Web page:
adopted a grumpy 3-year-old cat whom at the time James and I didn’t know he was a Scottish Fold Hemingway cat (folded ears, and has six toes!!)

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Coley/Seidel Thanksgiving

survived and thrived at my first Seidel/Coley Thanksgiving -James has a really large, but really loving family,

accepted my first real OT job offer in an acute inpatient rehab hospital  where I get the pleasure to work in a unit that is newly renovated, provides me with mentorship, and is staffed by a number of awesome physicians, physical therapists and assistants, occupational therapists and assistants, speech therapists, social workers, nurses, and care assistants,

 

presented my final case poster and graduated with my Master’s of Science in Occupational Therapy with my Class of 2016 -2 and a 1/2 years of continuous grad school, check,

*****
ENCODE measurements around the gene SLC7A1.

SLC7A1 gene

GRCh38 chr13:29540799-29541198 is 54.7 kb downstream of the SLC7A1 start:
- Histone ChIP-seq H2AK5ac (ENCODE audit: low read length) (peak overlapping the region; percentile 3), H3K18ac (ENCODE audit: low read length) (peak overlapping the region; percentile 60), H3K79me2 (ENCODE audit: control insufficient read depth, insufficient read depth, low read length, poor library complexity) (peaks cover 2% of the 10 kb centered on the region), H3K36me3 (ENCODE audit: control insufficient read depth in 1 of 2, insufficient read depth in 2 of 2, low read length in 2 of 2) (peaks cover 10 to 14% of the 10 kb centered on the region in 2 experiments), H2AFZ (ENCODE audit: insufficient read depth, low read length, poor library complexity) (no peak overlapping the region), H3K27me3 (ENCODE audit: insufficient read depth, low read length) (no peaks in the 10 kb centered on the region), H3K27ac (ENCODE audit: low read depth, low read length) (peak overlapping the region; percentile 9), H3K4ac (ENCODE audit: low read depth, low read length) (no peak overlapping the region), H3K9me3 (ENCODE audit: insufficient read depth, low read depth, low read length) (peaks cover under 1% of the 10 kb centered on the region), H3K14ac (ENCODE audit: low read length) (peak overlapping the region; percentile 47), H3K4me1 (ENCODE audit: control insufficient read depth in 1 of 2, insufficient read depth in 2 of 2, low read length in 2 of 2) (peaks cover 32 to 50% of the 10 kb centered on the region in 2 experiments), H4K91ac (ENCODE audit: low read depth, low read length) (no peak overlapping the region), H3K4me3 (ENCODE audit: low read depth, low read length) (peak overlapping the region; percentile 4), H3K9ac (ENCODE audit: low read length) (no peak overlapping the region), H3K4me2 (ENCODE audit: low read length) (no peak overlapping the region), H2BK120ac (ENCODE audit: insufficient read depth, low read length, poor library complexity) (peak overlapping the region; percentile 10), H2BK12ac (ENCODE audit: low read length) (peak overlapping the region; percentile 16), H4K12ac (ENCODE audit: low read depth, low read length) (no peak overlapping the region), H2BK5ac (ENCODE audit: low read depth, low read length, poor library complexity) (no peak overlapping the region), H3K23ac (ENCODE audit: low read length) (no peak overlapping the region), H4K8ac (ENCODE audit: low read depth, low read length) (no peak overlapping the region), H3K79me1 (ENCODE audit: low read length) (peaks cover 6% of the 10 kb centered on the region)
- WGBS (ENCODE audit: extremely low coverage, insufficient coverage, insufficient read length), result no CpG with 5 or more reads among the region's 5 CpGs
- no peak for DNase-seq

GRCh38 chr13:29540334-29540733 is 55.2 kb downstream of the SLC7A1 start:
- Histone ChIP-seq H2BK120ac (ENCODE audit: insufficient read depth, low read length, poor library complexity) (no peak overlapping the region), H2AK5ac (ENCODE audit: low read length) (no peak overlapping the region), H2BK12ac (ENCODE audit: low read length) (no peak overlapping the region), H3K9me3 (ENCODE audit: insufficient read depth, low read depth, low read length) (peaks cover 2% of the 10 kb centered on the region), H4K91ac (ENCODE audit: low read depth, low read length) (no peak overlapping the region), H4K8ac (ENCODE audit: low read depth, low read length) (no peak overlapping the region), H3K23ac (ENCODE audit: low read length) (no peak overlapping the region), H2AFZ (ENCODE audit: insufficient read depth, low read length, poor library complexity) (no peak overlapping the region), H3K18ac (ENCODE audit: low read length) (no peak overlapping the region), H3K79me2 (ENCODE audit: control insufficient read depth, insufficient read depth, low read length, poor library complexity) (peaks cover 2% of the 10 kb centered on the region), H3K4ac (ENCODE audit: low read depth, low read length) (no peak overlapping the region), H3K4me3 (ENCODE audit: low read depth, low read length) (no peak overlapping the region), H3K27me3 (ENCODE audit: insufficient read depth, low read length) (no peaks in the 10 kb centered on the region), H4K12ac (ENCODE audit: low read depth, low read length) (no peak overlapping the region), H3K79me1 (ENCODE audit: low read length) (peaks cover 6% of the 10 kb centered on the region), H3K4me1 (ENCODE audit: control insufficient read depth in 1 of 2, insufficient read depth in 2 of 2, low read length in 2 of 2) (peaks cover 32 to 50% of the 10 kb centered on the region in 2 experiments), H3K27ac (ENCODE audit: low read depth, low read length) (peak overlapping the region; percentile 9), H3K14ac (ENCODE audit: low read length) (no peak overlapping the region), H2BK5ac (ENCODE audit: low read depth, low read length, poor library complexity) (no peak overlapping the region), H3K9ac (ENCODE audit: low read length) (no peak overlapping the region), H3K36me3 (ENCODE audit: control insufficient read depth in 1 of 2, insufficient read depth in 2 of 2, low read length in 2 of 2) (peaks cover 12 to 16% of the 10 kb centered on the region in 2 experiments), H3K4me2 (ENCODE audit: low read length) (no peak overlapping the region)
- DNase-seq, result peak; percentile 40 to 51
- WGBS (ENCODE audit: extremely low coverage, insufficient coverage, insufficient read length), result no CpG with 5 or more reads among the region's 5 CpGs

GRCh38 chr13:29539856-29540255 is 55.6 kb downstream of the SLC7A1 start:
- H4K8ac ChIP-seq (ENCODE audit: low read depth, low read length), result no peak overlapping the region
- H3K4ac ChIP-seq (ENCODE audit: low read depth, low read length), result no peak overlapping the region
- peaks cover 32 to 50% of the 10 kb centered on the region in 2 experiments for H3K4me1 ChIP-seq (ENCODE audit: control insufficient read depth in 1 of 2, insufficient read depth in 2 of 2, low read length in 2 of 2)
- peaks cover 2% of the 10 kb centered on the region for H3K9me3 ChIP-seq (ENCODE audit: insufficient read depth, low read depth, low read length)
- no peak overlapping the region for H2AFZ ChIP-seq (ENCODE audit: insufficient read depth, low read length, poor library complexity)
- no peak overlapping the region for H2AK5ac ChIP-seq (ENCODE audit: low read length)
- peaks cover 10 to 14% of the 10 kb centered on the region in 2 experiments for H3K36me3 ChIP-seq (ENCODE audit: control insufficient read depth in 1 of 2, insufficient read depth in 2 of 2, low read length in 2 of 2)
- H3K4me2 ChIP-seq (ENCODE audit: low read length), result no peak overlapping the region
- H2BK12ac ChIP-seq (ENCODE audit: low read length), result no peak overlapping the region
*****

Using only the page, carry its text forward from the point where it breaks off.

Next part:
hosted James for his first Weyer/Cyr Christmas,

a month of relaxing, hanging out with my family, somewhat studying for my national  OT boards exam (please help me God),  reconnecting with high school friends that I hadn’t seen in quite awhile, wedding planning, and running down the beaches of the MS Gulf Coast.

2016 was awesome, but I am ready for 2017 and to begin my career as an occupational therapist and marry my fiancé!! I am not one to make crazy resolutions but I do have a few things I anticipate doing this new year.

2017 aspirations…

  • Be more confident in myself and say “no” more often.

  • Call my grandparents once a week and tell them about my day.

  • Learn to enjoy running again without feeling the pressure to run the times when I was running collegiately.

  • Sign up and complete a half marathon.

  • Pass my National OT boards exam. This one is a have to.. so not really an aspiration.

  • Seek mentorship and be my personal best entry level therapist without forgetting that it is okay to ask for help.

  • Be a mentor to undergraduate students who are interested in OT.

  • Be more patient with myself and others.

  • Be present, instead of worrying about the next step on my to do list.

  • Eat more whole foods. Including choosing specialty coffee drinks without syrups. sigh.

  • Write and submit an article for the OT practice magazine.

Cheers to 2017!!